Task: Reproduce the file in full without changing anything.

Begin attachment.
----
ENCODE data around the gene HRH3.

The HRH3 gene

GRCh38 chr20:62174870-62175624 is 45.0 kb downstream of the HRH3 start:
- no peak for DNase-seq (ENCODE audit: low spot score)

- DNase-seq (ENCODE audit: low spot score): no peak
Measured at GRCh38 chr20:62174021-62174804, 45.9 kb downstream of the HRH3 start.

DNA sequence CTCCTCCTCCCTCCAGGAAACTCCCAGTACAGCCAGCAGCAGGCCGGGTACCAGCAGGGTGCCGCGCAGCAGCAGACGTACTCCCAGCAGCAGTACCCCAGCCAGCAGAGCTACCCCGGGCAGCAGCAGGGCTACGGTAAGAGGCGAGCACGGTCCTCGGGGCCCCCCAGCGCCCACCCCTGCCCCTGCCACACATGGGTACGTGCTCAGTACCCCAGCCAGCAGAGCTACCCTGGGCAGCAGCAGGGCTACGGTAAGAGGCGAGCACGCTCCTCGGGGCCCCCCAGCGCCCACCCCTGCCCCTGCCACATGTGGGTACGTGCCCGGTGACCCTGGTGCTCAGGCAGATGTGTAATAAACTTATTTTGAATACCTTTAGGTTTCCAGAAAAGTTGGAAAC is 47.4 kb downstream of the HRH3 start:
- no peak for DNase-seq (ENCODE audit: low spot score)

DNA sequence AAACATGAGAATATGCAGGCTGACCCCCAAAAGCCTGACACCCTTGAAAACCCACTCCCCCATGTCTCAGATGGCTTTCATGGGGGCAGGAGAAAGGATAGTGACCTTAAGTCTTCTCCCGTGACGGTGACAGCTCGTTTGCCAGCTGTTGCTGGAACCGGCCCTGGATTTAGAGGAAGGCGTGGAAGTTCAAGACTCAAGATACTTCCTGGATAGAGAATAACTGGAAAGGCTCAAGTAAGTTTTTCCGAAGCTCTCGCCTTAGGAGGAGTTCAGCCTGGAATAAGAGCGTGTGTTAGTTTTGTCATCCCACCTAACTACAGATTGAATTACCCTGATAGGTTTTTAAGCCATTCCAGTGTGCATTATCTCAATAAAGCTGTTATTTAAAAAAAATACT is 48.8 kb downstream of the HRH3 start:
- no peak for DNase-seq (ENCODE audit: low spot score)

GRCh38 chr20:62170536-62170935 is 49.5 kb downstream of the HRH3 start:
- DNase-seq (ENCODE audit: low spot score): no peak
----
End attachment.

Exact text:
ENCODE data around the gene HRH3.

The HRH3 gene

GRCh38 chr20:62174870-62175624 is 45.0 kb downstream of the HRH3 start:
- no peak for DNase-seq (ENCODE audit: low spot score)

- DNase-seq (ENCODE audit: low spot score): no peak
Measured at GRCh38 chr20:62174021-62174804, 45.9 kb downstream of the HRH3 start.

DNA sequence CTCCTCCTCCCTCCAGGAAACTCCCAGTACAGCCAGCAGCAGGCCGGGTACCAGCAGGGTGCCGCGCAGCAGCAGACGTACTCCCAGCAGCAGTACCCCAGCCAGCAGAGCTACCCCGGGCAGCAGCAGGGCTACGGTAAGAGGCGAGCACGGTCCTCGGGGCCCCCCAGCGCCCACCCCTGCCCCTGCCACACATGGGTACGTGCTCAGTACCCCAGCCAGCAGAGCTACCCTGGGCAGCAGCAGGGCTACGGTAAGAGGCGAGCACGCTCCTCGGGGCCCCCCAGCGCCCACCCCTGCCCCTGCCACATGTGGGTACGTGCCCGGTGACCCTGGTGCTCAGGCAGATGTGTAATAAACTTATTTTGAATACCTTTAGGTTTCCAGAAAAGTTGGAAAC is 47.4 kb downstream of the HRH3 start:
- no peak for DNase-seq (ENCODE audit: low spot score)

DNA sequence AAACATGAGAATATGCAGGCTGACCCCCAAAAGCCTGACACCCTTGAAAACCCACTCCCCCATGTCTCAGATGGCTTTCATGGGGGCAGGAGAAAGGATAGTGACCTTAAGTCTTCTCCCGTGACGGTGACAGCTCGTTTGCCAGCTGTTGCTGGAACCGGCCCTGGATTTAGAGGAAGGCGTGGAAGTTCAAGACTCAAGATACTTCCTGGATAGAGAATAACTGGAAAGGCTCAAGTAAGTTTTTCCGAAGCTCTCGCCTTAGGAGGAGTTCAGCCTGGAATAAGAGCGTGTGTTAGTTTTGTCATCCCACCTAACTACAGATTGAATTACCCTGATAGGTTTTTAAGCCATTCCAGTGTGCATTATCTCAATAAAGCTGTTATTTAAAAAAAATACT is 48.8 kb downstream of the HRH3 start:
- no peak for DNase-seq (ENCODE audit: low spot score)

GRCh38 chr20:62170536-62170935 is 49.5 kb downstream of the HRH3 start:
- DNase-seq (ENCODE audit: low spot score): no peak